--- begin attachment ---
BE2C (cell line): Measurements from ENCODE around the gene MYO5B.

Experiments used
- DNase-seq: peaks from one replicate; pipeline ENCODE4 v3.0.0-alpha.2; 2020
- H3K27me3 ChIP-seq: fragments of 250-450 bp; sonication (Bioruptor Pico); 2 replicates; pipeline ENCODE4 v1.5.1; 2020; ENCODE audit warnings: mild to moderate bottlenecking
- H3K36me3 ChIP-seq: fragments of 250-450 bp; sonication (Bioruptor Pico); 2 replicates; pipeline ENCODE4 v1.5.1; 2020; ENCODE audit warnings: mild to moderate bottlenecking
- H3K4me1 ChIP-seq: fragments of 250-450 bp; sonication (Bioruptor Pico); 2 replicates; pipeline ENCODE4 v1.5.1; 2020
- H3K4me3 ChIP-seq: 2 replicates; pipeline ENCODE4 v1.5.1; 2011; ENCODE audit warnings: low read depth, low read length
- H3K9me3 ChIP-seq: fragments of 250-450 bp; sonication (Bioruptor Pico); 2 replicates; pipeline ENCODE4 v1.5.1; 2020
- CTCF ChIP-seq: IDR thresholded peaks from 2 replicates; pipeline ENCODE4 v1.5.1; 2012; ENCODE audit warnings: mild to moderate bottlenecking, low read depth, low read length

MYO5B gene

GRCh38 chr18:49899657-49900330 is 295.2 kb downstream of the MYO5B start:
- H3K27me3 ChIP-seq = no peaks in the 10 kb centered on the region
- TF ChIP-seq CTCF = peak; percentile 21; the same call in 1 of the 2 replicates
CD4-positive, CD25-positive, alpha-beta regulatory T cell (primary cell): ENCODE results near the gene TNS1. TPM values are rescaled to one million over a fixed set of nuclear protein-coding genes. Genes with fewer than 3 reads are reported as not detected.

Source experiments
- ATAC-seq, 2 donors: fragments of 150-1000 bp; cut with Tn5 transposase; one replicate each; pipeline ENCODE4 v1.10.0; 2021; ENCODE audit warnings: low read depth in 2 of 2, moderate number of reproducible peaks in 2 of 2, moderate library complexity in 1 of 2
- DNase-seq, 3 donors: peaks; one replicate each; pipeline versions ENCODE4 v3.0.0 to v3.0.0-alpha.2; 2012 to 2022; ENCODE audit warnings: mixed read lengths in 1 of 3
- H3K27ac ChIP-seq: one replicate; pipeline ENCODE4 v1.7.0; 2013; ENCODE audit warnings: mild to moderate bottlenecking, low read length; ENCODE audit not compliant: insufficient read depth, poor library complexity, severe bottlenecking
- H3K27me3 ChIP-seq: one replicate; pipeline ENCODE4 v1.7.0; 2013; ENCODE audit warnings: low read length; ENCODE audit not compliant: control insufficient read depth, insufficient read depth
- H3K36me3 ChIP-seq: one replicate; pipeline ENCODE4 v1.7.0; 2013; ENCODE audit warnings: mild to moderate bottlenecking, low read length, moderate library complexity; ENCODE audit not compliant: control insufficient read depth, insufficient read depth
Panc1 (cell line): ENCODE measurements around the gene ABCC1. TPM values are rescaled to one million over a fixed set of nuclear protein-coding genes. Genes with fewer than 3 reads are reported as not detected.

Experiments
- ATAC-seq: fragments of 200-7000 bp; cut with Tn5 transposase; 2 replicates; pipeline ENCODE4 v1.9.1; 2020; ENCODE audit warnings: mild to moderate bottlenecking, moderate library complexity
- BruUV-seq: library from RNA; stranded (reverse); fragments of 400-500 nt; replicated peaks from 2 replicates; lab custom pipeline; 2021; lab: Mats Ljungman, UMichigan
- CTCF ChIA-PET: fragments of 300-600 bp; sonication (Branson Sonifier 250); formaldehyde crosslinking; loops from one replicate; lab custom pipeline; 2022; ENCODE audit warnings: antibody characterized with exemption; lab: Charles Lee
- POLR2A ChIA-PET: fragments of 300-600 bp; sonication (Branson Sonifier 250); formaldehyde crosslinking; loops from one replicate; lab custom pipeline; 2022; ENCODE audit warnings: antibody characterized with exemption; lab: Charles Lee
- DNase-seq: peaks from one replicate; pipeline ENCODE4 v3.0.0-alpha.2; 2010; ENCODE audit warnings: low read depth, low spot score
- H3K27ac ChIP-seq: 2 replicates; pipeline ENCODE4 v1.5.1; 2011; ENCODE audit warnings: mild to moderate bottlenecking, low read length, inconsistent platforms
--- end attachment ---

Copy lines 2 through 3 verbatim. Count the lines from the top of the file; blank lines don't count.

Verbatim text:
Experiments used
- DNase-seq: peaks from one replicate; pipeline ENCODE4 v3.0.0-alpha.2; 2020